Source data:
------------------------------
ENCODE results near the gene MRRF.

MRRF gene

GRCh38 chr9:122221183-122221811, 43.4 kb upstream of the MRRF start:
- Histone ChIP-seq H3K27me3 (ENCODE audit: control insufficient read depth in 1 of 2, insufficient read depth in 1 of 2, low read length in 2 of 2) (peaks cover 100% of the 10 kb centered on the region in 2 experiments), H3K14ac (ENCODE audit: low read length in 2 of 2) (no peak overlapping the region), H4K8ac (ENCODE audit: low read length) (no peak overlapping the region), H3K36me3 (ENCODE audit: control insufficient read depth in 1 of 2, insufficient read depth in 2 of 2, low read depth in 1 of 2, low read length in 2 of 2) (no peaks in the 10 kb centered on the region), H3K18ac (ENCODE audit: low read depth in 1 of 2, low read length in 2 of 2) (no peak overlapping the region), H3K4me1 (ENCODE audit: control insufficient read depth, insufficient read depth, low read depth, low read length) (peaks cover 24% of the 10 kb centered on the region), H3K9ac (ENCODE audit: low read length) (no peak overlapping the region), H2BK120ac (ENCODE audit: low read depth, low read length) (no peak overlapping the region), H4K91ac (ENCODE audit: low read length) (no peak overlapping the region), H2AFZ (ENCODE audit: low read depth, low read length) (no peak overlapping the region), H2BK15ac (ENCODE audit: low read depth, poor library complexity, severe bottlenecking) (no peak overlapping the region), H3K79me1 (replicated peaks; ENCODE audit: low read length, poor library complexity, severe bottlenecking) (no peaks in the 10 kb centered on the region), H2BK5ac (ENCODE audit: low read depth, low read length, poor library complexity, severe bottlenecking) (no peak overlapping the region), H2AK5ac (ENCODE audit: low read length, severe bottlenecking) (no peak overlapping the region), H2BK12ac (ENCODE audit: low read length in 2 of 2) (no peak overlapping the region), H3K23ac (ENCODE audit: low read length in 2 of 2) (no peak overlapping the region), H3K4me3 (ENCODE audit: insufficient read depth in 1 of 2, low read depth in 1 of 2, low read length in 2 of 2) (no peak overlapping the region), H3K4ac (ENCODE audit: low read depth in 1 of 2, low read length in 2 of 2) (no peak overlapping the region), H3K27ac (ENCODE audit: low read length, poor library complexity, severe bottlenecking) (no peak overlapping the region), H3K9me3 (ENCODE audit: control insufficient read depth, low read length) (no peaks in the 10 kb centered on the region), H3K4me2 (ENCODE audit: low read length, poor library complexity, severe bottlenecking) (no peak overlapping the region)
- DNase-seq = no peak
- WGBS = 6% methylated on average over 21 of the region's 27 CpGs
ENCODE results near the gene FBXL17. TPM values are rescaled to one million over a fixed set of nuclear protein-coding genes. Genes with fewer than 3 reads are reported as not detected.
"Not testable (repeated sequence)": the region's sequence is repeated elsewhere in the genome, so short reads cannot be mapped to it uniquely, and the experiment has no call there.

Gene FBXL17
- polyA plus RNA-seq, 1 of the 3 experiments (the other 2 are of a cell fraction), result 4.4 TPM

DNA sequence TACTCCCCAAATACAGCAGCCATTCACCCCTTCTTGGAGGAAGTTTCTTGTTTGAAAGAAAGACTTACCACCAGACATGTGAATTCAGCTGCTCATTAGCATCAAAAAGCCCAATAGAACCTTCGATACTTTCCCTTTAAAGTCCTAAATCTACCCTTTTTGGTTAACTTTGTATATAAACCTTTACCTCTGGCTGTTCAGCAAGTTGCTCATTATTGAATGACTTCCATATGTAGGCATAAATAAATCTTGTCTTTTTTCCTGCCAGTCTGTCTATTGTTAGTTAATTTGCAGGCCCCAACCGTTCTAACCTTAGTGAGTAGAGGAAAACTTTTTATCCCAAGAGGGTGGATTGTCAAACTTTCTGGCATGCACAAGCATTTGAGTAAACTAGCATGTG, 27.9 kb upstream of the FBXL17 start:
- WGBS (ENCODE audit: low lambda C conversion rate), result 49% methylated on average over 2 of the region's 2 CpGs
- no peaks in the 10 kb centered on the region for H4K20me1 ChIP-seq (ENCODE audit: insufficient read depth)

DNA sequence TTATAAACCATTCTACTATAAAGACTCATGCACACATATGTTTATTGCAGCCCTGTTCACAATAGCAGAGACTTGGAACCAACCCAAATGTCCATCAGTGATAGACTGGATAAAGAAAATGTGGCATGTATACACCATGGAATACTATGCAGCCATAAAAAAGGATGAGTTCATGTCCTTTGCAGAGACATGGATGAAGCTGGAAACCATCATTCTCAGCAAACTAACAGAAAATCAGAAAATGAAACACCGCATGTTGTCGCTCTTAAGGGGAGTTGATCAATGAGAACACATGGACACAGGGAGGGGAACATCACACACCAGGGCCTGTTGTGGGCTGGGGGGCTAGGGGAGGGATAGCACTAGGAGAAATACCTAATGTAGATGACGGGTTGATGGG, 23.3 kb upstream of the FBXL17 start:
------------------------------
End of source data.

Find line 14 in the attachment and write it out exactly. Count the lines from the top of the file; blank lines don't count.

DNA sequence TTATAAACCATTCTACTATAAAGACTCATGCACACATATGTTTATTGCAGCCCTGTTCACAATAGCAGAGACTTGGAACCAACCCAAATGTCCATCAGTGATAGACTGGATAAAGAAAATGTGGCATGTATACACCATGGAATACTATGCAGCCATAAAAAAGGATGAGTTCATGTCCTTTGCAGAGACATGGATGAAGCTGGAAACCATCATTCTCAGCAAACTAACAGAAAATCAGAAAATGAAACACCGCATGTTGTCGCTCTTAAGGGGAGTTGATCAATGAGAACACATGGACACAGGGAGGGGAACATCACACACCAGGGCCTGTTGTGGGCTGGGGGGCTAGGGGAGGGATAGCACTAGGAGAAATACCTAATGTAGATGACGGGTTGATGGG, 23.3 kb upstream of the FBXL17 start: